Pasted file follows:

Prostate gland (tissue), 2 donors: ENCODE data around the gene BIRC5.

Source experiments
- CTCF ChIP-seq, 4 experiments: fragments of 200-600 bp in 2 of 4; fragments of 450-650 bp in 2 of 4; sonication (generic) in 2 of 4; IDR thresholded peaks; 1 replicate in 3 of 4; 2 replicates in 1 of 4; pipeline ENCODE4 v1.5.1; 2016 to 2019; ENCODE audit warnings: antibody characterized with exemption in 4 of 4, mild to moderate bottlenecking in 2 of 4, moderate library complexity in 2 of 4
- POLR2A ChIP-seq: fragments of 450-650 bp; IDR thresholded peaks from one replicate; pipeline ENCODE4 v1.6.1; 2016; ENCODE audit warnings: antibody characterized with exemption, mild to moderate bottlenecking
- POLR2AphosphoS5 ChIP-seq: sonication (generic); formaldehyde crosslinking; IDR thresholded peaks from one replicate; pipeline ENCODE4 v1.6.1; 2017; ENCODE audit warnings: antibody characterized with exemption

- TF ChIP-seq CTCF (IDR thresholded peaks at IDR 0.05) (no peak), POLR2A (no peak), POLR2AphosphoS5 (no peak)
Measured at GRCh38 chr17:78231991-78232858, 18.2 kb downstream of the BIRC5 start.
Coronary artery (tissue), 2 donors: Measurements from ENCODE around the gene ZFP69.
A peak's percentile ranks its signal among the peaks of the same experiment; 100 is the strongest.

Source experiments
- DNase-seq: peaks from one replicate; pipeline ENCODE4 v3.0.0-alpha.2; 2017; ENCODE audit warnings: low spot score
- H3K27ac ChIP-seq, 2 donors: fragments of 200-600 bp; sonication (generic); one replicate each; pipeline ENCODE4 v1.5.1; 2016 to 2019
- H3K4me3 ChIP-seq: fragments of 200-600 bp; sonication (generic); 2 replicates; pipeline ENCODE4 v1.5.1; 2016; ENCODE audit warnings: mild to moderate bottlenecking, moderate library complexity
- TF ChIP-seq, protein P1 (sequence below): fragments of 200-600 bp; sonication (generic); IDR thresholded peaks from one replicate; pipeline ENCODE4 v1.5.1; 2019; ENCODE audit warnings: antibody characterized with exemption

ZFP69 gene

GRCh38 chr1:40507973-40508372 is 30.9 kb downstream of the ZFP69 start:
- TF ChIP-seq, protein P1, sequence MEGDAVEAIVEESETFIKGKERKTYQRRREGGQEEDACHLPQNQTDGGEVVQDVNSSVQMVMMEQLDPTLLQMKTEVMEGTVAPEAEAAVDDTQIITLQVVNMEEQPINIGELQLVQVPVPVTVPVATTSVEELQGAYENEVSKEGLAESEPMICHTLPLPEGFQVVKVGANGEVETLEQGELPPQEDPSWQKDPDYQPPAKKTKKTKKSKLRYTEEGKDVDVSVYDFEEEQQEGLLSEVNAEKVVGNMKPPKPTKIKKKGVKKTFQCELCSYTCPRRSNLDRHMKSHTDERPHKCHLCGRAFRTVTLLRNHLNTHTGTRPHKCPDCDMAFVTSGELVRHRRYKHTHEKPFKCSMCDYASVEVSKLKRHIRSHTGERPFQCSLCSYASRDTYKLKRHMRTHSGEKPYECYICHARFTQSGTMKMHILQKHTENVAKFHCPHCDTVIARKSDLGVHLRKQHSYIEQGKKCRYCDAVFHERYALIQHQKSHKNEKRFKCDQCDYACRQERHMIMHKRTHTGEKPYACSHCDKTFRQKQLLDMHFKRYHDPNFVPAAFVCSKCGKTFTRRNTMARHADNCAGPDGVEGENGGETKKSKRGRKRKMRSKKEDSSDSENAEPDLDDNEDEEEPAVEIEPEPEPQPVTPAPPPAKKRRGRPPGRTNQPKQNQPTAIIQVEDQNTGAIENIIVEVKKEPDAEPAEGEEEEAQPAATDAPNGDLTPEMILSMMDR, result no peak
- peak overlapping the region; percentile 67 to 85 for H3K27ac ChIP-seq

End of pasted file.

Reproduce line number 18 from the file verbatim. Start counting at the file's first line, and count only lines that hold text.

- peak overlapping the region; percentile 67 to 85 for H3K27ac ChIP-seq